First, we’ll discuss how to tell the quality of the leather the wallet is made of (as well as a couple of other materials you might want to look into), and then focus on craftsmanship, the capacity that you might need in a wallet, some common features to look for or avoid, and finally the major pricing factors that should or should not affect the cost of a new trifold wallet.


Are you looking for a trifold wallet that will last a few years or a few decades? Not all wallets are the same, and the materials each wallet is made of are the biggest factors in how long it will last.

Here, we’ll give you some rules of thumb to help you evaluate the main materials of a wallet in person or when reading a product description online. In the next part, we’ll show you to evaluate the stitching and any plastic, clasps, pull-tabs, snaps, or other hardware that might be included in a trifold wallet.

Leather Quality

Do you know what the different grades of leather are? Most people don’t, and many companies are glad of it. The common lack of knowledge allows them to pass off products made of “genuine” leather as top-quality when they’re actually the lowest quality.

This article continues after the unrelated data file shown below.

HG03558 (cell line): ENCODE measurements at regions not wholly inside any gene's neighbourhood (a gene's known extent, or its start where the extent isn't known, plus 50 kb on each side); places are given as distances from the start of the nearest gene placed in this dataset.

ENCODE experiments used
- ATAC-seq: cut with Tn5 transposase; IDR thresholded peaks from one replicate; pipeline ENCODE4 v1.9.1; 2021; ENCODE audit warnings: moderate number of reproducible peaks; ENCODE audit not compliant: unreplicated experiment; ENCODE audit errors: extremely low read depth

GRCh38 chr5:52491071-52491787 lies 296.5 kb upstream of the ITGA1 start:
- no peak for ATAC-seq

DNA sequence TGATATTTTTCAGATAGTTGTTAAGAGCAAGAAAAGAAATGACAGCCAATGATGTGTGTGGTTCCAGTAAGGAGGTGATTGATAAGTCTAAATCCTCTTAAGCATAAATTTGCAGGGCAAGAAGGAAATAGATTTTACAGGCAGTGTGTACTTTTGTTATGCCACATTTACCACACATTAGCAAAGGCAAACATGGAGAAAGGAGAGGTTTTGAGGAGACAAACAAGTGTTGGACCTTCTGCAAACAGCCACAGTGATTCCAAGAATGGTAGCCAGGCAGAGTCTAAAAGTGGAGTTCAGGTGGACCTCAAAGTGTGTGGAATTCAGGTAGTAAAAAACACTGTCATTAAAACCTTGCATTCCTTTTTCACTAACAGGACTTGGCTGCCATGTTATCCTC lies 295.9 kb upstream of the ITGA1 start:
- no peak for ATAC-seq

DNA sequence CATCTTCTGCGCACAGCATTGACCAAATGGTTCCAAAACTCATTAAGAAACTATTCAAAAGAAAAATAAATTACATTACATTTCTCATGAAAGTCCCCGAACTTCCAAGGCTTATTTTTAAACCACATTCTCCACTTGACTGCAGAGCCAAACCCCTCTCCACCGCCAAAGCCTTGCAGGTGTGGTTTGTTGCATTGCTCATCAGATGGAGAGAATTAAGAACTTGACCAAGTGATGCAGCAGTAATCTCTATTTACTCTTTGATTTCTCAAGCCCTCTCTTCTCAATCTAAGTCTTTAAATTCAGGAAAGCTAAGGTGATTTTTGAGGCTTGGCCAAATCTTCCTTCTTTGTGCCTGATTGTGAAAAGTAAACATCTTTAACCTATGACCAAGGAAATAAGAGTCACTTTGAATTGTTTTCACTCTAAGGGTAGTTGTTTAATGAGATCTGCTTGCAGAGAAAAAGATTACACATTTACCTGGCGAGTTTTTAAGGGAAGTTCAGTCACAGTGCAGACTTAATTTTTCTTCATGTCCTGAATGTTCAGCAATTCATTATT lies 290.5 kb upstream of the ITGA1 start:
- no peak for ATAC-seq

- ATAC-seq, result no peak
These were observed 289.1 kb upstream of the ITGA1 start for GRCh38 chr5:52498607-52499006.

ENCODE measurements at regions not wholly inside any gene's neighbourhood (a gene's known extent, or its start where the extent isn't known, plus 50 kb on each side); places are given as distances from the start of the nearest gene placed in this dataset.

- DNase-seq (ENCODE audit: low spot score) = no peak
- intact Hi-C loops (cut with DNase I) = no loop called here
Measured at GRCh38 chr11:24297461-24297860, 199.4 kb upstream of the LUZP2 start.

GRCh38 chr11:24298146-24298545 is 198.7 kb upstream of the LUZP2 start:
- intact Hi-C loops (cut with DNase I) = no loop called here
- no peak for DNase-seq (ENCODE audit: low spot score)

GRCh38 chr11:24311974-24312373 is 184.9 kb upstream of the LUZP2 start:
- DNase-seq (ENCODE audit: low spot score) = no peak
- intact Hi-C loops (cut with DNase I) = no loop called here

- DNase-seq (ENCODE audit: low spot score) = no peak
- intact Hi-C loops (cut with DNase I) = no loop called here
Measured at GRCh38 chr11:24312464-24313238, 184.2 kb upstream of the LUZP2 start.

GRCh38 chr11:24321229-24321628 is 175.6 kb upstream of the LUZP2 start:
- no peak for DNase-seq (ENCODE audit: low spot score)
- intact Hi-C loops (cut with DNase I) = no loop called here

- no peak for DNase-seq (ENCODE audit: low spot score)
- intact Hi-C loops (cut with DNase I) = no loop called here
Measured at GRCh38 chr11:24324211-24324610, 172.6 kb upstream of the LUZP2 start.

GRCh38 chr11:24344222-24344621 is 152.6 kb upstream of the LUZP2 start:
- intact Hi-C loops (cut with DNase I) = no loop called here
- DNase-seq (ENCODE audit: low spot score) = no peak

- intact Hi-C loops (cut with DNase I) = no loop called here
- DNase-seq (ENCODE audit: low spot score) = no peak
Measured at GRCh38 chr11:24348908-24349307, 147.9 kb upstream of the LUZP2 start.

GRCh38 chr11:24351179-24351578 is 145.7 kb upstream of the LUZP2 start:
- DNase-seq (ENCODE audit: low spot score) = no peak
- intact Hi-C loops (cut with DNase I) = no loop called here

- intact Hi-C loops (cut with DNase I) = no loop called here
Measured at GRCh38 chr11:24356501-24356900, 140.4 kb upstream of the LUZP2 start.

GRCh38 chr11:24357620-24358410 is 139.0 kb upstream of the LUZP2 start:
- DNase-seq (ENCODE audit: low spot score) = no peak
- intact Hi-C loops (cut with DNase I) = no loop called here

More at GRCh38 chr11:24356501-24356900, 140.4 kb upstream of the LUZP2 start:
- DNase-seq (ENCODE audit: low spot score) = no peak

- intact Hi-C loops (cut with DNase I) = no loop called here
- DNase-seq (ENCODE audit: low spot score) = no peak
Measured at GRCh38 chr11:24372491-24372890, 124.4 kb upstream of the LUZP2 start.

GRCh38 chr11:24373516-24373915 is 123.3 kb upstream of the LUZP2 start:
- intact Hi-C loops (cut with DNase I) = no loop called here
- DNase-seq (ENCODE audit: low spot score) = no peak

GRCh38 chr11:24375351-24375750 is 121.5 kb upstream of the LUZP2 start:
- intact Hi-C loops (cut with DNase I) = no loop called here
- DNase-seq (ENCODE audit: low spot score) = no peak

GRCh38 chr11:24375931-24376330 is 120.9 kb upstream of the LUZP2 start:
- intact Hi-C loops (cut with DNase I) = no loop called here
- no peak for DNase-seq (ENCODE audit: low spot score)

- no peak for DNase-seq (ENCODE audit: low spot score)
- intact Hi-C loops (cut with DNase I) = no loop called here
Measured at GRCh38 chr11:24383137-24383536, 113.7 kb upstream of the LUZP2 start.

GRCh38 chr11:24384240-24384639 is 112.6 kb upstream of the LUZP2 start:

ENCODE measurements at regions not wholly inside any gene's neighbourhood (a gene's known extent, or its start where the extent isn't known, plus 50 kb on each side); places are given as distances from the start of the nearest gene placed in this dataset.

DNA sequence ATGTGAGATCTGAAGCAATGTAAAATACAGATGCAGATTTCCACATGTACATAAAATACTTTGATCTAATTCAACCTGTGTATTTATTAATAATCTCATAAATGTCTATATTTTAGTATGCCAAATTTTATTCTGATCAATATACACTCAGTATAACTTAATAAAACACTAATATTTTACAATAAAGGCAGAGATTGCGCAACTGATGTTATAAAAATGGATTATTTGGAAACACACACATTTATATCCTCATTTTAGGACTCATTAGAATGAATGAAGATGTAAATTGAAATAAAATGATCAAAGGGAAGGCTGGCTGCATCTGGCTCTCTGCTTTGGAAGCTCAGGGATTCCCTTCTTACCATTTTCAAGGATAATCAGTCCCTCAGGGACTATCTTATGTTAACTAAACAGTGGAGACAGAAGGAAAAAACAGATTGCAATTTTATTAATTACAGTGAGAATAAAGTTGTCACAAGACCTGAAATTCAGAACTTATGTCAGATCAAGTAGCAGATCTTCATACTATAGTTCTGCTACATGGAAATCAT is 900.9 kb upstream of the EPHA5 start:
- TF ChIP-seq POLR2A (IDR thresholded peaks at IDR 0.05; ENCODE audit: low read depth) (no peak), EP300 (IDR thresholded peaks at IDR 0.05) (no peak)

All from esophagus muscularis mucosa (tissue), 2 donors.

When you’re shopping for a leather wallet, the grade of leather that the manufacturer used is one of the most important factors regarding its durability. A wallet will be made of full-grain, top-grain, genuine, bonded, faux, koskin, or vegan leather. As you can tell, some of those descriptive words aren’t real leather at all. But let’s talk about the differences between all of these types of leather and leather imitations.

First, full and top-grain are the best grades of leather. They are extremely durable, lasting more than 100 years with minimal stretching. They’re both made from the top layers of animal hide. The difference is style.